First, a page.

Toyota has finally revealed the price it expects Aussies to pay for the highly anticipated GR Supra, and it’s time to compare it against other enthusiast-focused vehicles.
The ‘entry-level’ GT variant will have a sticker price of $84,900 plus on-road costs, while the GTS which adds a head-up display, 19” forged alloy wheels, sport brakes with red callipers and the options of red leather accented or Alcantara seats will start at $94,900.
Putting the price of Toyota’s sporting flagship into perspective is the fact just two other models from the manufacturing giant are more expensive – the petrol LC200 Sahara, at $114,830, and diesel-powered variant of the same SUV at $119,930.
According to our readers and compared to expectations, the re-born Japanese cult car seems a tad expensive. So, how does that compare to other sports cars, we hear you ask.
Let’s start with the obvious comparison that is the Supra’s development twin, the BMW Z4. Starting at $84,900 for the four-cylinder sDrive20i, Z4 pricing steps up to $104,900 for the more powerful four-pot sDrive30i, while the six-cylinder M40i will cost customers $124,900. The latter is the same engine used in both Supra variants.
When it comes to front-engine, rear-drive two door coupes, the field of rivals is limited to the BMW M2, Ford Mustang GT, and Chevrolet Camaro 2SS.
The Blue Oval’s offering is the cheapest option on this list, coming in at $62,990 and $65,990 depending on whether you opt for a six-speed manual or 10-speed automatic ‘box. For the money, you get 339kW and 556Nm from a 5.0-litre V8 – considerably more than the Supra’s 250kW and 500Nm from a turbocharged straight-six. However, when it comes to exclusivity, the Mustang falls short, and the Supra’s dynamic ability remains to be tested.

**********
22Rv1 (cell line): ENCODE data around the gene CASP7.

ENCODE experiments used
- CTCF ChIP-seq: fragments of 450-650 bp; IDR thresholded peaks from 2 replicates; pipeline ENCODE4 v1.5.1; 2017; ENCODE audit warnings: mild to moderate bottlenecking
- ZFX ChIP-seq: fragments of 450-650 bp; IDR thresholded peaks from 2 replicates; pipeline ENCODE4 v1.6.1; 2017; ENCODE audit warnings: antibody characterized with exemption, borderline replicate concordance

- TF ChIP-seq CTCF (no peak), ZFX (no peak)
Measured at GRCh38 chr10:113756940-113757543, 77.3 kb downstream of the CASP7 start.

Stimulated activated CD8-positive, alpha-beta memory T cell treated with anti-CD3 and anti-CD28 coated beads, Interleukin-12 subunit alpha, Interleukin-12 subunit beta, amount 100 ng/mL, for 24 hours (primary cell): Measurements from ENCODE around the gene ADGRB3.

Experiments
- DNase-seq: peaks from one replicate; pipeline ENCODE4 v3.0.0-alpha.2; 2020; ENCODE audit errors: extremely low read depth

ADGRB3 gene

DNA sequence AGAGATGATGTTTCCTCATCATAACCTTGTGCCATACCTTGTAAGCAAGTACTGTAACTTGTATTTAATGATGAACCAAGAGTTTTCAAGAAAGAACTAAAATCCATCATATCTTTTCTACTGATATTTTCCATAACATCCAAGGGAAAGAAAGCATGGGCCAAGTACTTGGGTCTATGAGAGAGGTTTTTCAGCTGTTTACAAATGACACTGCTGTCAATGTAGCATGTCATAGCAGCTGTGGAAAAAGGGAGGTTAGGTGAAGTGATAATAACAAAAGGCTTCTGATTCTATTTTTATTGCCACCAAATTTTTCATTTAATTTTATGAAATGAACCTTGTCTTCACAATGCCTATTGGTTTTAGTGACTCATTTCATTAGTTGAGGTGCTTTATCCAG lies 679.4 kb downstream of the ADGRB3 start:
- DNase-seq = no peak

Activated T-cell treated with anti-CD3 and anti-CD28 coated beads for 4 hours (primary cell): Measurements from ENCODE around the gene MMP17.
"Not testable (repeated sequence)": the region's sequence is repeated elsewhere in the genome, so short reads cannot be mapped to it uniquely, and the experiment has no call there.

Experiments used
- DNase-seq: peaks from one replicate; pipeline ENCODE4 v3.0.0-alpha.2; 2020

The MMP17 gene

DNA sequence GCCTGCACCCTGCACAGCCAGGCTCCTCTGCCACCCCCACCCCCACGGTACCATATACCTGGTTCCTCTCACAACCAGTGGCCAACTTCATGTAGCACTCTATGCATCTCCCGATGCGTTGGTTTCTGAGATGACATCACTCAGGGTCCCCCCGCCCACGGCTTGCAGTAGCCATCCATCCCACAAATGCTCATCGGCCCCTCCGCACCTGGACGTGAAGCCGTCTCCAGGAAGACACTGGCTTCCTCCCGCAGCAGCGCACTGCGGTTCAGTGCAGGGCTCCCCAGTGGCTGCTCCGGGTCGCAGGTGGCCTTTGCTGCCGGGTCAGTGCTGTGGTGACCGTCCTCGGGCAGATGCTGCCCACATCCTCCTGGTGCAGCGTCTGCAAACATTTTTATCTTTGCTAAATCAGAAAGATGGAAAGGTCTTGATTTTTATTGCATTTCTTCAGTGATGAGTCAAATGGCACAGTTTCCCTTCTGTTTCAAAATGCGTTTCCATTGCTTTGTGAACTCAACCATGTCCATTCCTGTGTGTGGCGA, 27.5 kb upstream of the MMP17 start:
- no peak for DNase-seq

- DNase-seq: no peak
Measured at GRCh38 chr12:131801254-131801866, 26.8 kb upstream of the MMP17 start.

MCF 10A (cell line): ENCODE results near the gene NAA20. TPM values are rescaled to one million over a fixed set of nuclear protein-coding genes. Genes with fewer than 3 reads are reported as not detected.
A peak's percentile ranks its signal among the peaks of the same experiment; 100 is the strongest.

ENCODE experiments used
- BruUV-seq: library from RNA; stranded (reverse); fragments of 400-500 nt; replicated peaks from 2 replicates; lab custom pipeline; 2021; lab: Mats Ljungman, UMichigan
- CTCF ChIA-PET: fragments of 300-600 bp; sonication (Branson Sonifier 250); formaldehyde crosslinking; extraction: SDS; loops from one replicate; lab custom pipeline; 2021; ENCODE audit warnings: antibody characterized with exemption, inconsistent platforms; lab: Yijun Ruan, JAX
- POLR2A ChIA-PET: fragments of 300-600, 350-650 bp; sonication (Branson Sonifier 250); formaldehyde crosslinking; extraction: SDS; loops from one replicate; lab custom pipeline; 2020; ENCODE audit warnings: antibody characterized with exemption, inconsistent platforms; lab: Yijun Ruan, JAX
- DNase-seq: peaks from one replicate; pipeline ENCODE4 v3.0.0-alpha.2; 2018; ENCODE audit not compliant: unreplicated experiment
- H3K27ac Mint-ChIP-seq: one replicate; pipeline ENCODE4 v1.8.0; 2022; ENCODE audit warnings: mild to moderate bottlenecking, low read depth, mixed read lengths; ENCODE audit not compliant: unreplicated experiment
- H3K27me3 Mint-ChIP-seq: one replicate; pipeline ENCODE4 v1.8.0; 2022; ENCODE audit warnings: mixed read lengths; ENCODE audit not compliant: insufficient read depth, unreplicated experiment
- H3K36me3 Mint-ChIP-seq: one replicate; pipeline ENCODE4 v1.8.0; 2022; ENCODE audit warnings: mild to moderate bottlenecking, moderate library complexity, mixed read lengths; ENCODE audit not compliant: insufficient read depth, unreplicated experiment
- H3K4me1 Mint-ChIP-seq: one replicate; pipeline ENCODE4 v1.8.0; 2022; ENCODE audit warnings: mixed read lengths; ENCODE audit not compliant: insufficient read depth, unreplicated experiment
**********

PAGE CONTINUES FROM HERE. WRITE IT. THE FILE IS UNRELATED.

HSV’s converted Camaro is a little closer in price, starting at $85,990 for the manual, and $89,100 for a 10-speed auto. Power is delivered via a 6.2-litre atmo V8, with 339kW and 617Nm lighting up the rear treads. Glorious.
BMW’s most affordable M2 is the Competition Pure, listed at $99,900 whether you option it with an automatic or manual transmission. With an extra turbo than the Supra (it now shares the same engine as the M3, but tuned differently), the M2’s straight-six produces 302kW/550Nm.
The Supra’s traditional rival has been the GT-R in previous generations, but with a cavernous price difference it now seems the 370Z is the more logical rival. NISMO variants of the atmo V6 coupe start at $61,490, with a self-shifting version costing $63,990. But having recently turned ten-years old, it’s a bit of an automotive relic on the showroom.
Alpine’s A110 sports car comes in three different trims, each powered by the same 1.8-litre, turbocharged four-cylinder that produces 155kW and 320Nm. The lightest, and cheapest, is the Pure, which costs $97,000, while the mid-spec Legende has a sticker price of $103,500, and the flagship Premiere costs $106,500.
With the Supra at an almost $100,000 price point, it’s likely customers will also be cross-shopping with arguably the greatest sports car manufacturers in the world – Porsche. The 718 Cayman starts at $114,900 for a manual, while the PDK is listed at $117,900.
Perhaps left of centre as a direct rival for the Supra, but worth considering, is the Audi RS3, that uses a 2.5-litre turbocharged five-cylinder producing 294kW and 480Nm to sprint from a standstill to 100km/h in 4.1 seconds. The cost? $80,611.